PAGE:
Co-Operative launches 5% fixed savings New three-year bond pays 5% on balances of £5,000
26 November 2009
The Co-operative Financial Services (CFS) has launched a new market-leading savings bond that offers customers a fixed rate of 5% for three years.
Fixed rate savings
The Co-operative’s three year fixed rate savings bond can be operated online, in branch and over the phone. Consumers interested in opening an account will need an initial deposit of at least £5,000.
Once opened, the Co-operative’s bond pays interest annually and offers savers a 30 day ‘access window’ at the end of each year. During this time, customers may take the decision to close the savings account and withdraw their money, subject to interest penalties.
John Hughes, Director of Retail Products at CFS, said: ‘We know that access to funds has become an important issue for customers in the current climate so we've introduced an annual window for savers to access their money and close the account should they wish.’
Interest rate penalty
However, as is usual with fixed rate savings accounts, an interest penalty will apply to anyone who decides to withdraw money from the Co-operative three year savings bond before it reaches maturity.
If savers choose to close the account, they will receive a lower return on the money that has been held in the bond during that ‘account year’.
The gross rate at which interest is paid for the final year the bond is held will be reduced by 2%, should a saver choose to release their funds early.
Find the best savings account for you
Which? Money editor James Daley commented: ‘It’s great to see that The Co-operative Bank is offering such a competitive rate to savers. Those who are prepared to lock their money away for a year or more can currently earn great returns, and this is a very good deal for anyone willing to tie their money up over three years.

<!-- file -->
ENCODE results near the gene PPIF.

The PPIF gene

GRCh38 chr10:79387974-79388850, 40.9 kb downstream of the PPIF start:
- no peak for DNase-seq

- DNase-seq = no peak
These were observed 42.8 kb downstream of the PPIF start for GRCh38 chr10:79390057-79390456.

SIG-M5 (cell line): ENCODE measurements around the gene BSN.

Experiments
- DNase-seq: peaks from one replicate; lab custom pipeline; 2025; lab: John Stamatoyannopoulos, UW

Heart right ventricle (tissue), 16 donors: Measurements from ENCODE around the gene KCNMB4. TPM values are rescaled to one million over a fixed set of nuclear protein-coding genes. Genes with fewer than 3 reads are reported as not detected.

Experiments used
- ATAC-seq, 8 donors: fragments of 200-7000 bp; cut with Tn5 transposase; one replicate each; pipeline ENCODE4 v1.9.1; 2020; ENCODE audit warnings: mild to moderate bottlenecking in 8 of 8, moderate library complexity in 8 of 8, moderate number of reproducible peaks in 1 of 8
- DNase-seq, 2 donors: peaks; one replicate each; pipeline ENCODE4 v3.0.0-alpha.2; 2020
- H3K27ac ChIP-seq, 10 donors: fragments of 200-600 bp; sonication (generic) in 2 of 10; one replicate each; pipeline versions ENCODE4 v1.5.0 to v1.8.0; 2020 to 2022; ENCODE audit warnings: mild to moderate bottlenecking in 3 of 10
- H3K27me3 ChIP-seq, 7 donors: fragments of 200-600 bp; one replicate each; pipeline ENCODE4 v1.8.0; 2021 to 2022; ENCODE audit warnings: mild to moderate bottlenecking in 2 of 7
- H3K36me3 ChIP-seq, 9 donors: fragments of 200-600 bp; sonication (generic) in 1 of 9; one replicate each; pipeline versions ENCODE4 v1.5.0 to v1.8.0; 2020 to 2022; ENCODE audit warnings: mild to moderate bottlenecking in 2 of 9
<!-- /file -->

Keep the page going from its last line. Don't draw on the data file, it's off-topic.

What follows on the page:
‘However, the 30 day access window offered by this account shouldn’t tempt anyone who may need access to their cash into fixing. While it’s good that Co-op customers may be able to access their money in a crisis, the penalty for doing so is a sharp drop in the rate of interest they’ll earn.’
Which? experts recommend that consumers put aside between three and six months’ worth of salary payments in savings accounts that are easily accessible, so that they can get at their money easily if an emergency arises. To compare Best Buy instant access accounts, check out the independent Which? savings account review.
For more information on fixed rate savings and to compare the different deals available, visit our fixed rate savings review.
Which? Money when you need it
You can follow @WhichMoney on Twitter to keep up-to-date with our Best Rates and Recommended Provider product and service reviews.
Sign up for the latest money news, best rates and recommended providers in your newsletter every Friday.
Or for money-saving tips, and news of how what's going on in the world of finance affects you, join Melanie Dowding and James Daley for the Which? Money weekly money podcast